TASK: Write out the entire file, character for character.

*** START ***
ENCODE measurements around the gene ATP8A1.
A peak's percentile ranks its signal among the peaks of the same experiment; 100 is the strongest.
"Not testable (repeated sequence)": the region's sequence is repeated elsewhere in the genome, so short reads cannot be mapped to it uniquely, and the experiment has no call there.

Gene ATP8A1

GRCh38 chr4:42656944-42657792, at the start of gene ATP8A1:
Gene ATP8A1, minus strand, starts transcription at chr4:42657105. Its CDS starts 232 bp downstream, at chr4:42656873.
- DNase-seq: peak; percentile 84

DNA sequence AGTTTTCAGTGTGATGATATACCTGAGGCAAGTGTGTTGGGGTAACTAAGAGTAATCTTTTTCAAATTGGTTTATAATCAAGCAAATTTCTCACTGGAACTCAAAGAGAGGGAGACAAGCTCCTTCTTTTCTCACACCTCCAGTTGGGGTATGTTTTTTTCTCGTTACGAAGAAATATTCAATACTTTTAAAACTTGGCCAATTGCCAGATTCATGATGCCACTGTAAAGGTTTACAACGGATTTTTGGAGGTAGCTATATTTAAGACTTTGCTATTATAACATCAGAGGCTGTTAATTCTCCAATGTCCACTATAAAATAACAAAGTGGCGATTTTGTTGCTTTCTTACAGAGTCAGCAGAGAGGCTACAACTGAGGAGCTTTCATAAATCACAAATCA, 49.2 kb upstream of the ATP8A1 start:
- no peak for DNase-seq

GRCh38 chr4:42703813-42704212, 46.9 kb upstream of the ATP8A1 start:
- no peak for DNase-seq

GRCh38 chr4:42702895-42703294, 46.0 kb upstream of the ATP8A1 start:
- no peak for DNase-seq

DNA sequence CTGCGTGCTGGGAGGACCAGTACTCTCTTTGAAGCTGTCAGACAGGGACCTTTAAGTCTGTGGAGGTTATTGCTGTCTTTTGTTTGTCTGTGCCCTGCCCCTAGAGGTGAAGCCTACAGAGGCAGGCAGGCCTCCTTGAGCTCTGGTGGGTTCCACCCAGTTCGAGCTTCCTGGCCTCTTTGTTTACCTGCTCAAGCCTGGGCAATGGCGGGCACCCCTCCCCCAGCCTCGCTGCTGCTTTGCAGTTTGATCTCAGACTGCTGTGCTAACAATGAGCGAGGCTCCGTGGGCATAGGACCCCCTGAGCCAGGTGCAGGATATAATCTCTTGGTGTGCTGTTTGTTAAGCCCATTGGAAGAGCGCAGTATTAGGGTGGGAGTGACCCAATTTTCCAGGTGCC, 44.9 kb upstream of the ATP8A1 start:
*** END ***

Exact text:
ENCODE measurements around the gene ATP8A1.
A peak's percentile ranks its signal among the peaks of the same experiment; 100 is the strongest.
"Not testable (repeated sequence)": the region's sequence is repeated elsewhere in the genome, so short reads cannot be mapped to it uniquely, and the experiment has no call there.

Gene ATP8A1

GRCh38 chr4:42656944-42657792, at the start of gene ATP8A1:
Gene ATP8A1, minus strand, starts transcription at chr4:42657105. Its CDS starts 232 bp downstream, at chr4:42656873.
- DNase-seq: peak; percentile 84

DNA sequence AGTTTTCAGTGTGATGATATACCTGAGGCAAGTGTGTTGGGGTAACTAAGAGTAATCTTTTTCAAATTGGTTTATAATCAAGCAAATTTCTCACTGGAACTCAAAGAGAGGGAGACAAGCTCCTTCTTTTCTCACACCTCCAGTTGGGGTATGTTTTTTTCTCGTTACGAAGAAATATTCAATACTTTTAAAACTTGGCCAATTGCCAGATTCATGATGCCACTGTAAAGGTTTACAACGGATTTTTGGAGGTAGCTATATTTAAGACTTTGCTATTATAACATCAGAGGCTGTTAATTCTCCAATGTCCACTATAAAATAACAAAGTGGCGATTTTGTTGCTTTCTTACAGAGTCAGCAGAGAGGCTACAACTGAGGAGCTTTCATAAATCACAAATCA, 49.2 kb upstream of the ATP8A1 start:
- no peak for DNase-seq

GRCh38 chr4:42703813-42704212, 46.9 kb upstream of the ATP8A1 start:
- no peak for DNase-seq

GRCh38 chr4:42702895-42703294, 46.0 kb upstream of the ATP8A1 start:
- no peak for DNase-seq

DNA sequence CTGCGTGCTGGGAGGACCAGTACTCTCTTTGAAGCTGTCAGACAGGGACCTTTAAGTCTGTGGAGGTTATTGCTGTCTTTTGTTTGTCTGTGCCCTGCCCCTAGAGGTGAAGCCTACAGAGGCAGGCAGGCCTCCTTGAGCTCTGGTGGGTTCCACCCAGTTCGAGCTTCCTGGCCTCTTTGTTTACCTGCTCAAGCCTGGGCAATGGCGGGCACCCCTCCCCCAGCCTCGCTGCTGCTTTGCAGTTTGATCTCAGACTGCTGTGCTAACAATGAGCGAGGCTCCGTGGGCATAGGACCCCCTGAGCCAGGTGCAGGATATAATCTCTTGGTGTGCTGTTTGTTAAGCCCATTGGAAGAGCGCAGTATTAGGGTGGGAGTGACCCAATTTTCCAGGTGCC, 44.9 kb upstream of the ATP8A1 start: